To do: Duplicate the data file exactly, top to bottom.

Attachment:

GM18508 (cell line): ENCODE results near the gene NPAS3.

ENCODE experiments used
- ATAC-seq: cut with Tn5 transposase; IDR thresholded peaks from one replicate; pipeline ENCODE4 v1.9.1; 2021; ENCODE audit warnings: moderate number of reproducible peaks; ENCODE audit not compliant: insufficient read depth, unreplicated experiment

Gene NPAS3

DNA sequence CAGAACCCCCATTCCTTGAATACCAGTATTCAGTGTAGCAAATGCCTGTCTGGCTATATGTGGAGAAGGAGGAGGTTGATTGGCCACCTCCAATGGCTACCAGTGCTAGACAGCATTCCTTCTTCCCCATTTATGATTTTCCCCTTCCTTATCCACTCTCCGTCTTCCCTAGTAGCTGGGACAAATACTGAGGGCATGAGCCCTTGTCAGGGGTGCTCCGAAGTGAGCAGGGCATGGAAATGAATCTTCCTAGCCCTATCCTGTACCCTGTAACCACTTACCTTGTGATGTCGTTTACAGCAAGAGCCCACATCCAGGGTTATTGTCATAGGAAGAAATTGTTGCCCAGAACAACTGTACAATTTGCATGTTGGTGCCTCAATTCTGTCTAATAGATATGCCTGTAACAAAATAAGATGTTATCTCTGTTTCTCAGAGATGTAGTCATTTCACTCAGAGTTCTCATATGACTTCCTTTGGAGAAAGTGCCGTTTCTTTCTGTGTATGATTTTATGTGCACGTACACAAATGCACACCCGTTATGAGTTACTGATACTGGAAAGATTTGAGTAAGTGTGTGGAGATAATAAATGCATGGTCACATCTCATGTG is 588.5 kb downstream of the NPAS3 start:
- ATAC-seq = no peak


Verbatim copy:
GM18508 (cell line): ENCODE results near the gene NPAS3.

ENCODE experiments used
- ATAC-seq: cut with Tn5 transposase; IDR thresholded peaks from one replicate; pipeline ENCODE4 v1.9.1; 2021; ENCODE audit warnings: moderate number of reproducible peaks; ENCODE audit not compliant: insufficient read depth, unreplicated experiment

Gene NPAS3

DNA sequence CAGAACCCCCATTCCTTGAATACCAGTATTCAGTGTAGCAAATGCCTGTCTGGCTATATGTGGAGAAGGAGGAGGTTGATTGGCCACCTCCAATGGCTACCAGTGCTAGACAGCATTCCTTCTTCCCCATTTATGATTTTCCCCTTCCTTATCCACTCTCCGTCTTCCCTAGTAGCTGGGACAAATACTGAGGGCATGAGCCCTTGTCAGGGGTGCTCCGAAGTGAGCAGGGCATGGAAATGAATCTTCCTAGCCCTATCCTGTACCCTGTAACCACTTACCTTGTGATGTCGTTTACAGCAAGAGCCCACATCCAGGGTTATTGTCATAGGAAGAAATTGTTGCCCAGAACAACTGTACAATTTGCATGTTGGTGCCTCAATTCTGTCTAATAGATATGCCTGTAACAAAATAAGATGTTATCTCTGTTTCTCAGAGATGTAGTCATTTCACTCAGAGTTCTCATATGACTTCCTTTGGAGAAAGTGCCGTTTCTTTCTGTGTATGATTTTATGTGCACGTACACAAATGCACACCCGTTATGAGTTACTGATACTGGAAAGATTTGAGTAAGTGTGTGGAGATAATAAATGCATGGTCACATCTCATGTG is 588.5 kb downstream of the NPAS3 start:
- ATAC-seq = no peak